Footnote 8 of the majority opinion of the Court of Appeals indicates that economic dependency or indigency, as is present here, should be no reason for sending patients to mental hospitals. The note points out that inquiries such as this "will not only reveal the facilities available but will uncover the need for those that are not available." While this inquiry has shown the need, it has not shown the availability. The pathos of economic deprivation cannot detour well reasoned obligations of the Court.
Title 21, Section 545(b) D.C.Code, (Supp. V 1966) and The Court of Appeals majority opinion leave unanswered the two most difficult questions before this trial Court. As this Court remarked in its preliminary statement to this investigation,
it has always, prior to the enactment of the new statute, considered alternative facilities for mental health patients. That inquiry was and is made with the aid of the Mental Health Commission and the social service agency at St. Elizabeth's. While the opinion of the majority speaks mainly in terms of facilities, the statute speaks in terms of treatment. To be sure, the facility may be an element of treatment, but the facility as an entity itself, does not appear approachable under the statute.
A second problem is the Court's actual commitment power. The statute says the Court may "order any other alternative course of treatment". This raises the question of whether or not the Court may legally commit a patient to a facility or institution, other than St. Elizabeth's. If the statute does clothe the District Court with authority to order the patient into a private nursing home or to a foster home, the question arises as to whom may the Court look as a responsible party.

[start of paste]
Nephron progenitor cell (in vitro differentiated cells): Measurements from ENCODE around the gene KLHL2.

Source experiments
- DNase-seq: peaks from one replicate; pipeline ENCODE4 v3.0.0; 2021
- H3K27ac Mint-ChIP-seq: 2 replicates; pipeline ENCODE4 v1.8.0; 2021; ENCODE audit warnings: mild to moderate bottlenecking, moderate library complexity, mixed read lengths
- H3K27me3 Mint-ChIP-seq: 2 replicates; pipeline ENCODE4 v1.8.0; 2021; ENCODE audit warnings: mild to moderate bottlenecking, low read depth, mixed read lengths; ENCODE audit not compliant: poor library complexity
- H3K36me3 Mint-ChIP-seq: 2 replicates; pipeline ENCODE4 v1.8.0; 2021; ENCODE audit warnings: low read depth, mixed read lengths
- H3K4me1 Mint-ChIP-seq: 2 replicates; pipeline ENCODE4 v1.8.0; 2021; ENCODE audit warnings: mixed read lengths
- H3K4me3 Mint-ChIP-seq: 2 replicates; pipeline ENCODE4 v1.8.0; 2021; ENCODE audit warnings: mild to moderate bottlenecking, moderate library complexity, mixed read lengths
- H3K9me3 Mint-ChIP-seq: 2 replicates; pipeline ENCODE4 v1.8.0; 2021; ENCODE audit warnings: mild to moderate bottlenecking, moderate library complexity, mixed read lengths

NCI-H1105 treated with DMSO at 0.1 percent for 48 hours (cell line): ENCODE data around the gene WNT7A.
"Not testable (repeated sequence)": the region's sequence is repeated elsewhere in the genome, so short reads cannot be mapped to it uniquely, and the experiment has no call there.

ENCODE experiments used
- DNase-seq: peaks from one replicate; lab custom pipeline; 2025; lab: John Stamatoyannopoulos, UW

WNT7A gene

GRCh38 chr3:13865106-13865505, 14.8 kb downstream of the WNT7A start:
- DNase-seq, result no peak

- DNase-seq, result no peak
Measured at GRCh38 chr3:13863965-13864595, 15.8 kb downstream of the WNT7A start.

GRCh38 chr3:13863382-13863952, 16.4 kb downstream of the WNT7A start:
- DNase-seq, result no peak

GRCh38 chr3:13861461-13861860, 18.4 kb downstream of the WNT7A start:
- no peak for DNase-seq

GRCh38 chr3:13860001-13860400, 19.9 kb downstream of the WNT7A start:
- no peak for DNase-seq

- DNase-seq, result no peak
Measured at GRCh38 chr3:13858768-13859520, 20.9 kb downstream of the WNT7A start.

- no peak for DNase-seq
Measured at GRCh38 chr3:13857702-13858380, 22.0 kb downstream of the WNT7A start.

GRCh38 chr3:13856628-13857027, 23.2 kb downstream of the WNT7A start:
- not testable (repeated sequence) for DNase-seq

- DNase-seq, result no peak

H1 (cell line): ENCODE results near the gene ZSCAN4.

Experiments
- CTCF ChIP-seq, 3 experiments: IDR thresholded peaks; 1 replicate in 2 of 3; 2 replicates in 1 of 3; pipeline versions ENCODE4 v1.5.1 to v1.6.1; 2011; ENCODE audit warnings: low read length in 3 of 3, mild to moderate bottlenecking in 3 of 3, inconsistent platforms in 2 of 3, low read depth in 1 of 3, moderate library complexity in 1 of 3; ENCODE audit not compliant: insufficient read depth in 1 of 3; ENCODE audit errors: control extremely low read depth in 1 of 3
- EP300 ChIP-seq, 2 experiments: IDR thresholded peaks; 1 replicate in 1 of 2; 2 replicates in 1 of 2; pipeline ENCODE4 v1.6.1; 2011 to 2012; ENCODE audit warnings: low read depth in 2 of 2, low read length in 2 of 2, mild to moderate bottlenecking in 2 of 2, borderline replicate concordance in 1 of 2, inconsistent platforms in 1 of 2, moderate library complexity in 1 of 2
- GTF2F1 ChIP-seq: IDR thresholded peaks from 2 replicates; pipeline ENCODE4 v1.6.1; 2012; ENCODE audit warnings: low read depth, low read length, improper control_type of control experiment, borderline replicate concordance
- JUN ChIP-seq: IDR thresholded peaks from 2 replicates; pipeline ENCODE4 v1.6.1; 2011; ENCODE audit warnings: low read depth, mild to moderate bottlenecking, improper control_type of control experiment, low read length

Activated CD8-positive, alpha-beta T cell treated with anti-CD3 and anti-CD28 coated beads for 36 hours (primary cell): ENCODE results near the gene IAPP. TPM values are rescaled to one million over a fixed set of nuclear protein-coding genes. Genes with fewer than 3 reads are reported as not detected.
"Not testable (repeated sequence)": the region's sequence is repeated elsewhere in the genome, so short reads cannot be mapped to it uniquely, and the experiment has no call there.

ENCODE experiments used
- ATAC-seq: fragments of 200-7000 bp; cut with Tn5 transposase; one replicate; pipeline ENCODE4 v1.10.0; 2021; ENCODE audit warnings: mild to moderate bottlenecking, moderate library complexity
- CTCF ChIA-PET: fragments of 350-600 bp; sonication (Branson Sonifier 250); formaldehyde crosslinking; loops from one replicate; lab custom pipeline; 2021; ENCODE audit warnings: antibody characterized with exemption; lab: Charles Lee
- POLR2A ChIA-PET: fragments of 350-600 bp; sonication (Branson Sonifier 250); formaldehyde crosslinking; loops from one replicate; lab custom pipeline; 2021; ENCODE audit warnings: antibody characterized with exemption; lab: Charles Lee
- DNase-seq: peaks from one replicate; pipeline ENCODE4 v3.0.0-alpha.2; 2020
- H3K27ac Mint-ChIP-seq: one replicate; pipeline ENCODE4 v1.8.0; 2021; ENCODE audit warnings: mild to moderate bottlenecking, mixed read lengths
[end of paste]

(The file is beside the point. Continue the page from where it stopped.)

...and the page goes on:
At present, when a patient is committed to St. Elizabeth's, and transferred by the Hospital to a foster home, the hospital is the responsible party. Their officials check on both the conditions in the foster home and the patient's adaptability to that environment. If the patient is unable to get along satisfactorily, he is returned to the Hospital.
If the Court were to order a patient directly to a foster home or a private nursing home, who would replace St. Elizabeth's as the responsible party? It may be that the Court has the authority to order the patient into another facility and still place the responsibility on St. Elizabeth's, but this point is not clear.
These unanswered questions need resolutions before effective commitments for "alternate course of treatment" can become practical.
The Court would like to make it clear that the problems of 1) distinguishing between facility and treatment, 2) the scope of the Court's "order" authority under the new Act, and 3) the burden of responsibility to the patient and to the Court, had no bearing on this particular case. There is no question that Mrs. Lake requires 24-hour supervision for her own safety, and that the only facility within the District of Columbia available to her which affords that type of treatment is St. Elizabeth's Hospital.
Counsel for respondent to prepare an appropriate order.